www/ <-- your webroot jobeet/ <-- your new directory atk4 <-- Agile Toolkit Core atk4-addons <-- Agile Toolkit Addons lib/ <-- Class Library page/ <-- Page Classes doc/ <-- Your project documentation and schemas templates/ <-- Your project custom UI templates index.php <-- Front-Controller or Catch-all for all requests config-default.php <-- Your app's default configuration config-distrib.php <-- Your app's per-installation sensetive configuration
Agile Toolkit runs perfectly fine regardless of how it is installed. Point your browser at http://localhost/jobeet and you should see page with text:
Hello World from your own copy of Agile Toolkit
Congratulations, Agile Toolkit is installed!
An essential part of your project is realm. It can be changed in index.php file and is a first argument in the line:
Second argument specifies a theme. For now, we will leave it alone. jui is a theme based on jQueri UI CSS Framework.
Directory Structure Rights
Agile Toolkit does not require to set any rights without reason. There are however cases when you want logging or file uploads to work. We recommend not to make any writable directories unless it's absolutely necessary. Agile Toolkit is a lightweight framework and makes no use of file-cache.
Agile Toolkit uses only .php file extenions on purpose (even for configuration files). This is do avoid any need for you to disable any files in web directory (or possibly forgetting about it). It is safe to leave Agile Toolkit in the space accessible from the web. All the PHP files (except for atk4/loader.php and atk4/lib/static.php) contain only classes and will do nothing if requested directly. Be sure not to call files like config.php.distrib and turn off backups in your text editor.
It is however advisable to disable access to .svn and .git directories. It's surprising how many guides manage to ommit this and as a result it may potentially give access to your sensetive information.
Many guides suggest to place files outside of the webroot directory for security reason. If you are using Agile Toolkit, there is no need to worry about that. If you do want to follow this rule, then you can move "atk4" folder elsewhere along with addons. Create alias /atk4/templates if you plan on using default UI.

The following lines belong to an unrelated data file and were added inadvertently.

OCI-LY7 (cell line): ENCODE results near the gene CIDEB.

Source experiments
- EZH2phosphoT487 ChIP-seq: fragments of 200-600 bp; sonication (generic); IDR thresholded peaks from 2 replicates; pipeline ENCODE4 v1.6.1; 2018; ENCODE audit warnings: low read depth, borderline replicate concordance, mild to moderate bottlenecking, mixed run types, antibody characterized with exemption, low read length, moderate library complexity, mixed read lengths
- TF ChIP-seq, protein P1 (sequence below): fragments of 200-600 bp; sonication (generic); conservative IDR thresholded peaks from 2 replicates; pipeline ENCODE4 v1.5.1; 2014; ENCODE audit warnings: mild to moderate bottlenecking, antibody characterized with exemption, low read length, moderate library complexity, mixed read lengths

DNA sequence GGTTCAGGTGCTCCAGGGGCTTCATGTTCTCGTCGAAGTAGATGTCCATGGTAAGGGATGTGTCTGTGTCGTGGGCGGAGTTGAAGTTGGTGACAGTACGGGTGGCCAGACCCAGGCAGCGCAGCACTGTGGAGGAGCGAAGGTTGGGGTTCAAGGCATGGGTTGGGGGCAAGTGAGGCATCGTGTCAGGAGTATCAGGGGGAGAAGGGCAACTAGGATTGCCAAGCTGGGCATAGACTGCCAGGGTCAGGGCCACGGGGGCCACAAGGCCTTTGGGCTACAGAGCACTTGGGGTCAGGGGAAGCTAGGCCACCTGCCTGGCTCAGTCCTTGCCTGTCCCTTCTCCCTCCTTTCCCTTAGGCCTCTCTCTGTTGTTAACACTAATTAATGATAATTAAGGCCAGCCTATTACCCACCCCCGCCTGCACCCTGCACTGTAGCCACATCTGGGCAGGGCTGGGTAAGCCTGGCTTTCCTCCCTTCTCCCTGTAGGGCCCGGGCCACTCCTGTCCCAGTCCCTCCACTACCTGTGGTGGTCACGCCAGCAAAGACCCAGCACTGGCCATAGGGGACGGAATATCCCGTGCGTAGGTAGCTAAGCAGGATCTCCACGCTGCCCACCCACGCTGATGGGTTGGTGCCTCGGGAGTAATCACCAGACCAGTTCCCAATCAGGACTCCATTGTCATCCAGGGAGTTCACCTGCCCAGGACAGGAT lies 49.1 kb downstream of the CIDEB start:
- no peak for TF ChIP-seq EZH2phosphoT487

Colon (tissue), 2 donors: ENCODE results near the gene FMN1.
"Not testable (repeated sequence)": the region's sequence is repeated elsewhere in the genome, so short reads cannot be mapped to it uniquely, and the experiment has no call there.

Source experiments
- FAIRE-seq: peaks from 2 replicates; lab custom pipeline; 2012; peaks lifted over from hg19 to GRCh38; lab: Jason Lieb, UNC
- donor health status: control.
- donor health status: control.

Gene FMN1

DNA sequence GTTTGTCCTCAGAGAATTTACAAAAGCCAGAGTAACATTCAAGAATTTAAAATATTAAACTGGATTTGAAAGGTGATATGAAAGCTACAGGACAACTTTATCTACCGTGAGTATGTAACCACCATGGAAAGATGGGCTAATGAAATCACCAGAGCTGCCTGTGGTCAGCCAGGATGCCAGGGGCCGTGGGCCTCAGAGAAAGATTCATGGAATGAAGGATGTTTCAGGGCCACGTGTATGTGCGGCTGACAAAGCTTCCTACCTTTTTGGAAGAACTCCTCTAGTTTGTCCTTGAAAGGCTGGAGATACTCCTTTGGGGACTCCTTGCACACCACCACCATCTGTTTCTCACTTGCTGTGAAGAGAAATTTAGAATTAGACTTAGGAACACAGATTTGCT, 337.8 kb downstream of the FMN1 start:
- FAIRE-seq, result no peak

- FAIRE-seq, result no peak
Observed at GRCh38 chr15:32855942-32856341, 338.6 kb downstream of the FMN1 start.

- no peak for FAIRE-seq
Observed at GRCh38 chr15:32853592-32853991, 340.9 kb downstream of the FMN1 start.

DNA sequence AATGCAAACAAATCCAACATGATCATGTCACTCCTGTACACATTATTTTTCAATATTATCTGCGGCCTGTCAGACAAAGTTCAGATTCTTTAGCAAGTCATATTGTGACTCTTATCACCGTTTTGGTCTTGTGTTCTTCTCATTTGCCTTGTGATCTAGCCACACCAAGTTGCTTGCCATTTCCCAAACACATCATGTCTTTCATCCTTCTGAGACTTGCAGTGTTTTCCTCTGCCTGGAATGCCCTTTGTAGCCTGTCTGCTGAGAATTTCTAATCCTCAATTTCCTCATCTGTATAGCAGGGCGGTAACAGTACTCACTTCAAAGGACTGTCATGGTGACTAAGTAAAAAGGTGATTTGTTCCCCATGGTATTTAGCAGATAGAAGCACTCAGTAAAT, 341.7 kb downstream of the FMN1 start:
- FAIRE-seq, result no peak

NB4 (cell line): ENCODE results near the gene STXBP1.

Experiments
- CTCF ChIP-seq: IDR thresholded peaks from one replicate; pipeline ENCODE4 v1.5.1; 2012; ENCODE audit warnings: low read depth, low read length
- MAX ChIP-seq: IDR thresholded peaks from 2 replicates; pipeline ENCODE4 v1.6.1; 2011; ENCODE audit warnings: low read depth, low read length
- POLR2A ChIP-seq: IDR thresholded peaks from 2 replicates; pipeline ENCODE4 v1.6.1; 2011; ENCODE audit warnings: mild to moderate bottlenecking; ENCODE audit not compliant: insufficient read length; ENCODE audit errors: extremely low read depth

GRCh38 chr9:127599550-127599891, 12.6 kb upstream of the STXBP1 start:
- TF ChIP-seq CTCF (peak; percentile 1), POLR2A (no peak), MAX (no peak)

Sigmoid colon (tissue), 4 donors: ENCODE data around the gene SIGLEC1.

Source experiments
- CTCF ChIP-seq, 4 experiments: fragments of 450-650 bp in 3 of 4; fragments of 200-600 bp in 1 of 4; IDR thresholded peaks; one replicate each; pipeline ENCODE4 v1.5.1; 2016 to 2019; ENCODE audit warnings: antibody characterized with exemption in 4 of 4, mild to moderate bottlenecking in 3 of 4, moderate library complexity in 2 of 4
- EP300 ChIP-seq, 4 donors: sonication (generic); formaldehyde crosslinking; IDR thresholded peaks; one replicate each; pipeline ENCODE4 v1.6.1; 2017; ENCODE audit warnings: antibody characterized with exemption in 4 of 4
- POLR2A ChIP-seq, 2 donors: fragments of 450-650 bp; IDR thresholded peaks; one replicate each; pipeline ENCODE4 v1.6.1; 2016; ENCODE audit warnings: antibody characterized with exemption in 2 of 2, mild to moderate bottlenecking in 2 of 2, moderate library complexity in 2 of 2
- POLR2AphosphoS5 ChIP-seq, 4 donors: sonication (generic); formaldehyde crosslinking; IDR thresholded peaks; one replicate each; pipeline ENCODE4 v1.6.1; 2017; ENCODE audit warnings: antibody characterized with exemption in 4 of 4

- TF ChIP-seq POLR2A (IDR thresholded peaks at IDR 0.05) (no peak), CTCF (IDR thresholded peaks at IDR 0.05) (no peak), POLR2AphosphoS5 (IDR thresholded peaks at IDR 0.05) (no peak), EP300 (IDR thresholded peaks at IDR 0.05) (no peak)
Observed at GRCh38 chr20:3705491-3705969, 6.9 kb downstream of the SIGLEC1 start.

Your files VS library files
It is important that you never change files inside atk4/ or atk4-addons directories. You might overwrite them yourself later on when you are doing upgrade. However if you want to substitute any of those files in your project, you can do it by creating them outside atk4 directory.
As an example, take a look at the logo in the left-top corner. Let's replace it with something different. Look into the source of the page. It uses the following URL: /jobeet/atk4/templates/jui/images/atk-logo.png by default. Copy your own logo into jobeet/templates/jui/images directory (create it if necessary) and name it atk-logo.png. Agile Toolkit will automatically notice this file and will use instead of default logo. The same rule applies to ANY file. Files outide atk4 folder will be included first.
p.s.: default logo uses alpha channel so if you try look at it in your browser it seems to be invisible
By default Agile Toolkit will output errors on the screen. Click on "database test" and if your MySQL connection is not configured yet, you most likely will see an exception. Having exceptions on a production environment is bad and there is a way to control your environment.
Copy file config-distrib.php into config.php. Never add config.php to Git or Subversion. It will contain only things specific to your installation. Let's look closer into the file and set some settings there:
Additionally we would want to do extensive use of database in Jobeet therefore uncomment the following line in lib/Frontend.php
Change those to conform with your installation and let's add a few more lines to redefine settings from config-default.php:
Since it's quite common practice, if you have mod_rewrite enabled, try to set it right away. If this does not work for you, you can skip this section, it's not essential for the functionality of your application.
To use beautiful URLs you need to instruct Agile Toolkit to use different URL generation rules by adding 2 lines into config.php file:
Next you will need to create a .htaccess file:
RewriteEngine on RewriteRule ^(index.php.*)$ $1 [L] RewriteRule ^[^\.]*$ index.php [L] RewriteRule .html$ index.php [L]
URLs generated by the menu now should look pretty
Well, time is over! Even if we have not yet started talking about Jobeet, we have setup a solid development environment, we have talked about web development best practices, and we are ready to start coding. Tomorrow, we will reveal what the application will do and talk about the requirements we need to implement for Jobeet.